Fears at Fla. sinkhole halt efforts to find body

Jeremy Bush waits outside the house with family and friends after trying to save his brother. Officials were trying to assess the situation after the sinkhole opened up.
Jeremy Bush waits outside the house with family and friends after trying to save his brother. Officials were trying to assess the situation after the sinkhole opened up. (SKIP O'ROURKE / Tampa Bay Times, MCT)

With a danger of collapse, officials decided to raze the house from which a man had fallen underground.

Posted: March 04, 2013

SEFFNER, Fla. - The effort to find the body of a Florida man who was swallowed by a sinkhole under his Florida home was called off Saturday and crews planned to begin demolishing the four-bedroom house.

The 20-foot-wide opening of the sinkhole is almost completely covered by the house, and rescuers feared it would collapse on them if they tried to search for Jeff Bush, 37. Crews were testing the ground surrounding the home and evacuated two neighboring homes as a precaution.

Hillsborough County Administrator Mike Merrill said heavy equipment would be brought in to begin the demolition Sunday morning.

"At this point it's really not possible to recover the body," Merrill said, later adding "we're dealing with a very unusual sinkhole."

Jessica Damico, spokeswoman for Hillsborough County Fire Rescue, said the demolition equipment would be placed on what they believe is solid ground and reach onto the property to pull apart the house. The crew will try pulling part of the house away from the sinkhole intact so some heirlooms and mementos can be retrieved.

Bush was in his bedroom Thursday night in Seffner - a suburb of 8,000 people 15 miles east of downtown Tampa - when the earth opened and took him and everything else in his room. Five others in the house escaped unharmed.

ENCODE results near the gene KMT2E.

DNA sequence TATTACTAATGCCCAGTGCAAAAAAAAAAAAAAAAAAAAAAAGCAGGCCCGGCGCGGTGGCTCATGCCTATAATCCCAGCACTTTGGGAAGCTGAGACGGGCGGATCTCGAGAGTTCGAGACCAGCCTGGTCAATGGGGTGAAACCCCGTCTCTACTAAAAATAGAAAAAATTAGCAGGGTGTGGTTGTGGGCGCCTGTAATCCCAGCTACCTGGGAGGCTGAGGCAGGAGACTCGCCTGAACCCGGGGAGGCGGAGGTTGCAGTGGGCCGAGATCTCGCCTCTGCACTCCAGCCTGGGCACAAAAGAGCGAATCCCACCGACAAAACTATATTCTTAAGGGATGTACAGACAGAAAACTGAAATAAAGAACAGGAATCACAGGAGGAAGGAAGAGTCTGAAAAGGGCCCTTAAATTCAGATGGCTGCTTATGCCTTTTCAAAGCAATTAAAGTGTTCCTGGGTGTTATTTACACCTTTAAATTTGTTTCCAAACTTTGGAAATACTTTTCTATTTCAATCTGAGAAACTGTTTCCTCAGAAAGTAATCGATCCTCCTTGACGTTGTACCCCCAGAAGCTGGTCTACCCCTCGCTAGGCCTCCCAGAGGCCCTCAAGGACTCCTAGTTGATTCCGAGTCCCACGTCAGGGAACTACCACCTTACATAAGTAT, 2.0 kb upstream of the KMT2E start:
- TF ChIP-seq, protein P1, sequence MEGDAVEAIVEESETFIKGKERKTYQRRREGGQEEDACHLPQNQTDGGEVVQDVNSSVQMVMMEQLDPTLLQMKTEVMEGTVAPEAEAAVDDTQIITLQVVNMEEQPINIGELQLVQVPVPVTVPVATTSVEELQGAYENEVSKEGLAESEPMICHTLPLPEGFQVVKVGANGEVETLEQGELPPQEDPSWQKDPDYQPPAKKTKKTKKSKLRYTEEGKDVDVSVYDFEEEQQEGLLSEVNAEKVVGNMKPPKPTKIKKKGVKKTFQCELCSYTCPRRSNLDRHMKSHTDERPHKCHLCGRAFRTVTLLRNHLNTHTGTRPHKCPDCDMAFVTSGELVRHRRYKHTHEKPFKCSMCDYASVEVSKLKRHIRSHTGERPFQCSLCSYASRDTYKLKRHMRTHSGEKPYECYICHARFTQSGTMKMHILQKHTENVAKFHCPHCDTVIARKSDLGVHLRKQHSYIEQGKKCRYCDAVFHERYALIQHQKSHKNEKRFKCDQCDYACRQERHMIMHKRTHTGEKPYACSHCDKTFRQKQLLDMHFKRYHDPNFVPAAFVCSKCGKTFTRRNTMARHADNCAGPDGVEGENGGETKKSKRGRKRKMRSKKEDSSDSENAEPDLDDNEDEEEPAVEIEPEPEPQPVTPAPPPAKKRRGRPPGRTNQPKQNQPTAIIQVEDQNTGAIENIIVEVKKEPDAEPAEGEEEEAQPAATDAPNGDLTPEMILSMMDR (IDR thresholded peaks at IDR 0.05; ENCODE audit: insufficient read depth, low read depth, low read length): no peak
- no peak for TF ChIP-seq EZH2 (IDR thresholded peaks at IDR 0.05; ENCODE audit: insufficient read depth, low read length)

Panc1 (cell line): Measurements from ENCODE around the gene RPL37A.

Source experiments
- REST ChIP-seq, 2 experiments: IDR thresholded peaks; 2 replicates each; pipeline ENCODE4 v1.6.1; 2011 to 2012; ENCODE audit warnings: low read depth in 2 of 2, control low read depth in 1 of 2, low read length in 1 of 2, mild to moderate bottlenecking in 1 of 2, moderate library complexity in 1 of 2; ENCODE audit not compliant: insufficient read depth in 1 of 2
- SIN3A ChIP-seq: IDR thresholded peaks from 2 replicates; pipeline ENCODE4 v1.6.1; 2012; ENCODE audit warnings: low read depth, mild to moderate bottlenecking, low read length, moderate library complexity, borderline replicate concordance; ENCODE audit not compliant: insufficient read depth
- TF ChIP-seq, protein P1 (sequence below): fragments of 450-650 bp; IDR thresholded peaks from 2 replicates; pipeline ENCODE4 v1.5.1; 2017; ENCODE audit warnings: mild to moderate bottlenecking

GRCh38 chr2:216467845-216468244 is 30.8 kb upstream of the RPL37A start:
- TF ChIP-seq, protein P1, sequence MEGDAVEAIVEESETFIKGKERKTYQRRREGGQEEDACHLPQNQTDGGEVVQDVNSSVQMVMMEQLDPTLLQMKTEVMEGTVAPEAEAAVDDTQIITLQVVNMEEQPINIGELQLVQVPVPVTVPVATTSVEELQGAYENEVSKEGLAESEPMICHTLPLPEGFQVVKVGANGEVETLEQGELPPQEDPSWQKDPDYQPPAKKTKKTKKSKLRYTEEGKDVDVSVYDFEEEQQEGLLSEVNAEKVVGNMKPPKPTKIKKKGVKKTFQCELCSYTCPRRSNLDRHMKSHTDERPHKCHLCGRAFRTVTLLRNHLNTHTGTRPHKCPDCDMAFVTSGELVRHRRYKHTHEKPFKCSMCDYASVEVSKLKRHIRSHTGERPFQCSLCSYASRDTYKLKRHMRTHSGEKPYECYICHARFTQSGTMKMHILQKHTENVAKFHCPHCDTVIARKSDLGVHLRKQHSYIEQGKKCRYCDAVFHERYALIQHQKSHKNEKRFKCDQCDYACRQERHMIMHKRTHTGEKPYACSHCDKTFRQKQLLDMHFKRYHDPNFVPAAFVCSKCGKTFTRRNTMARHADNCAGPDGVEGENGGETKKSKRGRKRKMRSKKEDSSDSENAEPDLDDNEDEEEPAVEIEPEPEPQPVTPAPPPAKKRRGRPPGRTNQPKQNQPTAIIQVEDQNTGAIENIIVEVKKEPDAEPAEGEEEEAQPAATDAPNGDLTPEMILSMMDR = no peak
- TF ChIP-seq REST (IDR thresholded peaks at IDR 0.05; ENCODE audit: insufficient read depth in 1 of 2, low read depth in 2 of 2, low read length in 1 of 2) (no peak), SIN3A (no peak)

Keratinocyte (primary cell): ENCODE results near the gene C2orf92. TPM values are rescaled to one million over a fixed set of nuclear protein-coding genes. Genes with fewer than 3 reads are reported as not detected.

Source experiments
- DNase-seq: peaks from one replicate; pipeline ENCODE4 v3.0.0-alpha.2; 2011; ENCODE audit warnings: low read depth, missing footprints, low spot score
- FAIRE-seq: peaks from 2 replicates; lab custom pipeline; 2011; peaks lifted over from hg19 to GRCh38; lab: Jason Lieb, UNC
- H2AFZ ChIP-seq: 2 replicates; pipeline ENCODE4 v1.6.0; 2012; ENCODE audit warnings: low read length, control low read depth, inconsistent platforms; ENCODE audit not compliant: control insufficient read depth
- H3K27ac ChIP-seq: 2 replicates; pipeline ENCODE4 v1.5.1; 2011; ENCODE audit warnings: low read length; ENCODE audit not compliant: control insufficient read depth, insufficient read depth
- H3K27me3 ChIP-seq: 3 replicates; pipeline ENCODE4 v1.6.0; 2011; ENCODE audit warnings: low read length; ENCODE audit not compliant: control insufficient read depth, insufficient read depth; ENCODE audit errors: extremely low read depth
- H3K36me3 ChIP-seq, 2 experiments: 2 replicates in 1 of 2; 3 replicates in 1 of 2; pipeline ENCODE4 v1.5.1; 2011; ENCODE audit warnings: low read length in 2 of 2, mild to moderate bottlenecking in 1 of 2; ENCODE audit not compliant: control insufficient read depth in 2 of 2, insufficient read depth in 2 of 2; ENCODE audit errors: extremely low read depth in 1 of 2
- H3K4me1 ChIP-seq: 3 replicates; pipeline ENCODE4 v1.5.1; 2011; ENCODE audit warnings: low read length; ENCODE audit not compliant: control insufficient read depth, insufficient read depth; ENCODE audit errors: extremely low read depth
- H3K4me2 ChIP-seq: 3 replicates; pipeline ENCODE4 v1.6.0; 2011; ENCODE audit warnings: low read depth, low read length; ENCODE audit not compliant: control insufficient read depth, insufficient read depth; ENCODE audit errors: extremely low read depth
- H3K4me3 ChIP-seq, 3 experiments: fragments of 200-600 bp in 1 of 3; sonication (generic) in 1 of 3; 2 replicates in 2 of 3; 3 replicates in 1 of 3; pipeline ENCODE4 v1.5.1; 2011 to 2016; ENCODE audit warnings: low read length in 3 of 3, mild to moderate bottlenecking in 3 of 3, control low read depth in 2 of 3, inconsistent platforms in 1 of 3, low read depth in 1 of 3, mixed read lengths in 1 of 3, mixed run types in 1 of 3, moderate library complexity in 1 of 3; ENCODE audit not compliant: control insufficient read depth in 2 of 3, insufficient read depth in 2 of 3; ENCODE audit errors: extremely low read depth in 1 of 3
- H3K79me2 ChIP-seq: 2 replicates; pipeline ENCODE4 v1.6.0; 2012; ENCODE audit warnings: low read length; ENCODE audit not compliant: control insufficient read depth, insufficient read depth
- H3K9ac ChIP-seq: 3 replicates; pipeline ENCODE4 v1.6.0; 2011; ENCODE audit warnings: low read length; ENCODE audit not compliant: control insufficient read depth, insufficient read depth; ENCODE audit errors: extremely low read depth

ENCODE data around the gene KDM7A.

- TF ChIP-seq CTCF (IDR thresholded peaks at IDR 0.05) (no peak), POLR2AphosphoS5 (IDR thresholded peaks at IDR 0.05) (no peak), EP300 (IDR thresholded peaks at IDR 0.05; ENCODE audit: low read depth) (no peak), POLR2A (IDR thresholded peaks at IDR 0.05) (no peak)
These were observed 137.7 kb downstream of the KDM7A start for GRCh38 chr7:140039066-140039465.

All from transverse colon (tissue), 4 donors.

On Saturday, the normally quiet neighborhood of concrete block homes painted in Florida pastels was jammed with cars as engineers, reporters, and curious onlookers came to the scene.

At the home next door to the Bushes, a family cried and organized boxes. Testing determined that their house and another was compromised by the sinkhole. The families were allowed to go inside for about a half-hour to gather belongings.

Experts say thousands of sinkholes form yearly in Florida because of the state's unique geography, though most are small and deaths rarely occur.

"There's hardly a place in Florida that's immune to sinkholes," said Sandy Nettles, who owns a geology consulting company in the Tampa area. "There's no way of ever predicting where a sinkhole is going to occur."

Most sinkholes are small, like one found Saturday morning in Largo, 35 miles away from Seffner. The Largo sinkhole, about 10 feet long and several feet wide, is in a mall parking lot.

The state sits on limestone, a porous rock that easily dissolves in water, with a layer of clay on top. The clay is thicker in some locations - including the area where Bush became a victim - making them even more prone to sinkholes.

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